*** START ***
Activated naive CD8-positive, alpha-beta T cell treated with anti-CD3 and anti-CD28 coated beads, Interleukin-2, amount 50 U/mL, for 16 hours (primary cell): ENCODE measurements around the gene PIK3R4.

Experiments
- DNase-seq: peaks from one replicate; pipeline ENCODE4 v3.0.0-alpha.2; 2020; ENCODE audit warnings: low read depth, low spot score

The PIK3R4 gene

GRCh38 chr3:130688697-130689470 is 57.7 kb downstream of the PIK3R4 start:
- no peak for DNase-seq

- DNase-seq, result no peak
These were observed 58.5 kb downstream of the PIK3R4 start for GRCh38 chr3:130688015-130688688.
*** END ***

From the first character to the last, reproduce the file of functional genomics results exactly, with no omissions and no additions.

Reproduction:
Activated naive CD8-positive, alpha-beta T cell treated with anti-CD3 and anti-CD28 coated beads, Interleukin-2, amount 50 U/mL, for 16 hours (primary cell): ENCODE measurements around the gene PIK3R4.

Experiments
- DNase-seq: peaks from one replicate; pipeline ENCODE4 v3.0.0-alpha.2; 2020; ENCODE audit warnings: low read depth, low spot score

The PIK3R4 gene

GRCh38 chr3:130688697-130689470 is 57.7 kb downstream of the PIK3R4 start:
- no peak for DNase-seq

- DNase-seq, result no peak
These were observed 58.5 kb downstream of the PIK3R4 start for GRCh38 chr3:130688015-130688688.